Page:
November is Diabetes Awareness Month, and every year I ponder our family's journey. Over the past 12+ years we've seen changes, transformations, growth, frustration, amazing advances in technology and management.... things have come a loooooooong way since my own dad was diagnosed as a Type 2 diabetic when I was in Junior High School (back in the day when you sharpened your metal needle before injections and a finger poke seemed to take a chunk of your finger with it each time). The BIG thing we've learned along the way is that there is no guarantees: you can do everything precisely right and something can (and usually will) go downhill.... much like in the video up there of Gracie's AMAZING ride yesterday. It was nearly picture perfect, right up through her last jump... the landing, however, was monumental, just not in the way you'd like it to be. We've watched over and over to see if we could see what caused her tumble, all to no avail. It was a near perfect jump; maybe she looked down for a split second, causing everything to adjust mid-air and her to land back in her saddle a bit too far forward causing both her and her horse to end up unbalanced and ultimately for her to end up "diving" to the ground. But you know what? Just like with Type 1 Diabetes, she collected herself, hopped back up, dusted herself off, and climbed right back on to her horse to finish her ride. That is what Warriors do.... they finish well and strong, no matter the struggles they face along the way.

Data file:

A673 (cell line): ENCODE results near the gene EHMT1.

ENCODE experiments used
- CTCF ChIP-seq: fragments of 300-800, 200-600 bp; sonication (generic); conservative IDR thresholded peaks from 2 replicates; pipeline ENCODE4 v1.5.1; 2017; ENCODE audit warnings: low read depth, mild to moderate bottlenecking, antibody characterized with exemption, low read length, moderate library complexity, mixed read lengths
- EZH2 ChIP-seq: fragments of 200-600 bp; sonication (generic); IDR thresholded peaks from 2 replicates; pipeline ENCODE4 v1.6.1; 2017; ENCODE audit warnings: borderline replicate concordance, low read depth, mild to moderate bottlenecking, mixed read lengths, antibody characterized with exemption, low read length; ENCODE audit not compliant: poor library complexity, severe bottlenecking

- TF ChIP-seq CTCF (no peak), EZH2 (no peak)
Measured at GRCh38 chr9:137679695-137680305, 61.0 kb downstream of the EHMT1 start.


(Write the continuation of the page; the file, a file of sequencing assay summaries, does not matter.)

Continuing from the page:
Most all of you know our story: Gracie was 14 months old when she was Diagnosed with T1D; a mere baby. She'd gotten the chicken pox vaccination 6 or so weeks earlier, then ended up with chicken pox the same night her baby sister was born. She never bounced back from that, matter of fact, she seemed to get weaker over the following 3 weeks. She had NO stamina, and I'd find her sound asleep in the middle of the floor after playing for half an hour. She was drinking water like crazy, eating non-stop, going thru diapers like nothing I'd ever experienced (even requiring middle of the night baths and bed changes because of it)...then one night, after finding her soaked yet again, she was so weak she couldn't even hold her little head up on her own. Bathed and swaddled in fresh PJs, she laid on my chest for the rest of the night, sleeping, while I was afraid to lay her down not knowing what was wrong. There were no typical signs of sickness... no fever, no cold symptoms, no sore throat or tugging at ears, nothing you look for in a baby. Early the next morning, the doctor sent her for lab work trying to figure it all out as well. As I sat in the exam room for what seemed like hours (but was actually only about 40 minutes) holding my limp, lethargic baby, I feared the absolute worst. So many things went through my mind, everything horrible, but never once did I think "diabetes". The doctor walked in, knelt down in front of me and said two little words that turned our world upside down...."She's diabetic". The tears flowed hot, burning tracks down my cheeks. Relief washed over me.... she wasn't dying (Well, at that very moment, that was a very real possibility had we not caught this right then, but I didn't realize that). A week in the pediatric ICU, lots of education for Craig and I, too much to actually wrap our minds around, and she was sent home. A new "normal" had begun. A new life full of testing, injections, counting and monitoring everything she ate, monitoring all her toddler activities, no longer able to sleep through the night again due to multiple night time testing, poking her tiny baby fingers to get drops of blood numerous times a day... all just to keep her alive and healthy. Within a few months we'd fallen into a new "normal" without really realizing. A normal that entailed learning to roll with the punches on a daily basis, learning to finally understand that change is to be expected moment to moment, and that once you think you've figured it all out, you'll be thrown for a loop again because maybe it's a full moon and that's going to cause blood sugar issues (yes, believe it or not, it actually does. Just ask any T1 parent). Over the next decade however, we rode the ups and downs and adjusted with every rolling change and tweak that needed to be made. We made it through the toddler years, the pre-school age, all of early childhood and just about into the teen years. Ebbs and Flows of T1 can be rough and each phase of life has it's own challenges. We were preparing for the challenge of T1D in the teen years, when we once again heard those same two little words that would cause our world to upend itself yet again....